I grew up in the northern part of the Netherlands with a bunch of siblings, a hard working dad and a mom who also worked outside the home for periods at a time, besides being a full-time stay at home mom. (Yeah that’s a bit of oxymoron) My parents started out with very little (nothing) before I came around, they worked very very hard and were very very frugal. They were always independent people, relying on no one else but themselves. Dad worked all day, 6 days a week. Mom ran the house, they bought an old farm house in 1983 which was so cheap that at the time the bank wouldn’t put a mortgage on it because the amount wasn’t high enough. Instead, the bank gave them the minimum mortgage allowable and my parents threw the extra money right back into the house.
This wasn’t an ordinary house, it was an old farmhouse with a thatched roof, more barn than house and a bucket with a wooden lid with a hole in it for a toilet. I can’t fully describe it, all I have is stories from my parents and my grandfather as well as pictures, all I know is I wouldn’t have touched that house with a 10 foot pole if you paid me to.
My parents had me and my siblings, they planted fruittrees and a garden. They gutted and fixed the house and from what I remember my dad was home pretty late every day but we always ate dinner at the kitchen table. Potatoes. We never ate out. We had two dogs and a cat (or two) and I remember a lot of playing outside in the awesomest playhouse my father built, cooking ‘meals’ with dried macaroni, sand and water and catching frogs and learning to skate on frozen ditches (on houtjes) in the winter.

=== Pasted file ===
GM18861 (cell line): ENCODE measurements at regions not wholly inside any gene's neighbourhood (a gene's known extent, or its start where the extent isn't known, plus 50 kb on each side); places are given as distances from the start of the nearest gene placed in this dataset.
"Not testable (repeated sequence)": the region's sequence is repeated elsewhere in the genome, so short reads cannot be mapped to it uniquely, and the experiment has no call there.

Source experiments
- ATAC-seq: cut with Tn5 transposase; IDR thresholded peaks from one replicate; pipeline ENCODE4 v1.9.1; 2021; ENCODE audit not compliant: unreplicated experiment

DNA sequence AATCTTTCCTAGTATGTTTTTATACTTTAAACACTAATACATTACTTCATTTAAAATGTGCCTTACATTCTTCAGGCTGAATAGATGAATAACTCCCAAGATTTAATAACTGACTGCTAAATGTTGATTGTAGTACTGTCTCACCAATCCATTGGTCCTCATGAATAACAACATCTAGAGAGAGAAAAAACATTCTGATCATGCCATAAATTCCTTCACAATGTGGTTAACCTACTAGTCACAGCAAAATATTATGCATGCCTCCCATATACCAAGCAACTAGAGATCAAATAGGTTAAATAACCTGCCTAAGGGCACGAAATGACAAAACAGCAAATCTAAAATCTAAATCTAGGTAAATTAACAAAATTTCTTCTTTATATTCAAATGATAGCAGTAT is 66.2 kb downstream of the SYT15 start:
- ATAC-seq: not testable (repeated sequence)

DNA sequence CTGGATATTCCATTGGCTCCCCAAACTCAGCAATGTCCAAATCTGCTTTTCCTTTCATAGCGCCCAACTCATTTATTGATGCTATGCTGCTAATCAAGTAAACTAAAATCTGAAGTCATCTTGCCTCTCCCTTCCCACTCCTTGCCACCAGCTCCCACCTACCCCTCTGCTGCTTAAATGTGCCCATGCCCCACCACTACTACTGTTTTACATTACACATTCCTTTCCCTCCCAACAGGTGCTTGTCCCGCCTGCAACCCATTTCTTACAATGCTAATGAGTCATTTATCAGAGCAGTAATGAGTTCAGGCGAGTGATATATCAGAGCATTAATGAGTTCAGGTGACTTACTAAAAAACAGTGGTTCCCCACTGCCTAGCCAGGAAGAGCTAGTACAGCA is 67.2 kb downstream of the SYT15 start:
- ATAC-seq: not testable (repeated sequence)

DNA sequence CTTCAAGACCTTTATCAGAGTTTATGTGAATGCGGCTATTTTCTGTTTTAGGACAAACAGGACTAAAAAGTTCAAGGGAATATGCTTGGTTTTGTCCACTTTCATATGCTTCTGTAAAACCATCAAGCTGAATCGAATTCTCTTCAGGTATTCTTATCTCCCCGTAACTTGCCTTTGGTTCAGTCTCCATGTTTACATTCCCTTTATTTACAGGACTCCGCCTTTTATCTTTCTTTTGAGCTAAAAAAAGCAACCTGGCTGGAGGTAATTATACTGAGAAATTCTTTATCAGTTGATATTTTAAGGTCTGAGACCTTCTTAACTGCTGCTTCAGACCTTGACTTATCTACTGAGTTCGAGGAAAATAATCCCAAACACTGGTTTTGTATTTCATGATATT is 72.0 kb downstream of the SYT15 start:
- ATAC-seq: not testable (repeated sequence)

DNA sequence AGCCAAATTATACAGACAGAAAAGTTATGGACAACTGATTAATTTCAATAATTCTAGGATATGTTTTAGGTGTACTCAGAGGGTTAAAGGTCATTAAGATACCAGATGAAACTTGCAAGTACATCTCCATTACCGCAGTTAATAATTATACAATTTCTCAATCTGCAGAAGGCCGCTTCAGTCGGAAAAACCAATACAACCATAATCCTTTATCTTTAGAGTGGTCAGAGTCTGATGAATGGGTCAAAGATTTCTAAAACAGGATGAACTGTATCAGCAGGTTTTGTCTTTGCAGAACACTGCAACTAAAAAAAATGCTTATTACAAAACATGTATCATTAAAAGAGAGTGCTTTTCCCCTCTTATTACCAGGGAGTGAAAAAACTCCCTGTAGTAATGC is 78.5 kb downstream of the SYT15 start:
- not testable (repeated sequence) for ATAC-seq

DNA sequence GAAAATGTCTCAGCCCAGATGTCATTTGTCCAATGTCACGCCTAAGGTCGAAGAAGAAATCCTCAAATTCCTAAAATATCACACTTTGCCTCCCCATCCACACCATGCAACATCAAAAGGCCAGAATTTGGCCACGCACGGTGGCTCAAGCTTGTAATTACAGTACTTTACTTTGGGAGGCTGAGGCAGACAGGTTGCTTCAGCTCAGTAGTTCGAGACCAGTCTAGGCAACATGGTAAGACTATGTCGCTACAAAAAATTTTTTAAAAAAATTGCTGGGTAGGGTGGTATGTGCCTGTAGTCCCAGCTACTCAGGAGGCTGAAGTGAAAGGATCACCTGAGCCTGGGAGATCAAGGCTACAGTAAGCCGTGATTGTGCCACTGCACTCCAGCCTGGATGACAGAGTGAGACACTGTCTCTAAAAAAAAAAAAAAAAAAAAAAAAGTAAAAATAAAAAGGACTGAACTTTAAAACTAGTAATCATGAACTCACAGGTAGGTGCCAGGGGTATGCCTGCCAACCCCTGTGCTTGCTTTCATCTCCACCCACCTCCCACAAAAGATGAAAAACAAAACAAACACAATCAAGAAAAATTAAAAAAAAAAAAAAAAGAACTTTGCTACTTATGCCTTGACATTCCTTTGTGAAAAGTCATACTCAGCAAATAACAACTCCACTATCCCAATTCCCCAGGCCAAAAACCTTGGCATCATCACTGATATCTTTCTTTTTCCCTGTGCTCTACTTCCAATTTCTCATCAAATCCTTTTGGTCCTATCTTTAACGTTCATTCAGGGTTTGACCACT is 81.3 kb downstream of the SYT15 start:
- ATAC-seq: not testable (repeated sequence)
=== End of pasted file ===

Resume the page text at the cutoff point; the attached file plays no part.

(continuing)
My father eventually went the selfemployment route and when I was 11 my family immigrated to Canada for 6 months to find better opportunities to get ahead. The move didn’t go well and we moved back to Europe only to make our way back to Canada once again ten years ago. To say these moves have impacted my life would be the understatement of the century. Over time I saw many different schools, cities, different people, different countries and quite a few different houses. My parents were never conventional, we moved, we worked hard, we didn’t work standard 9-5 jobs and they tried and considered many different self-employment opportunities over the course of the years and that’s stuck with me.
My school and career path started out quite ‘regular’ in that I got myself a two-year college degree and found employment-opportunities with a retail chain. I did the things that were expected of me, went to school, found a job, found a boyfriend…. then things started rumbling inside. I subsequently moved across country to Edmonton, Alberta. I lived there for a year and a half, working a 9-5 job and planning my life the way it was expected of me before making the trek back to the East Coast after a break-up. I was miserable and whatever I was trying to do wasn’t working.
Since returning to the East Coast five years ago I’ve made decisions that many consider to be different. I quit my ‘regular’ job, took a nice paycut and started working part-time for the family business. I went to school part-time, one course, sometimes two per semester, to which a former friend exclaimed: “Renee, why don’t you just get it over with and go full-time!??” Well, because I didn’t want to be saddled with the same amount of student-debt as you. (And hey, it paid off! I will graduate debt-free) That’s why. I didn’t go full-time and I didn’t put my heart and soul into it either, it was a side project. Everything at the time was a side-project. I had a lot of things on the go but none of them 100%.
Many people didn’t understand WHY I would do such all these things the way I was doing them. I wasn’t doing things the way most of my peers were, some called it backwards or just plain crazy. My entrepreneurial parents had in the meantime ventured into landlording aka buying more shacks and turning them into nice apartments and I lived in one of them for cheap because of having to live around constant construction debris.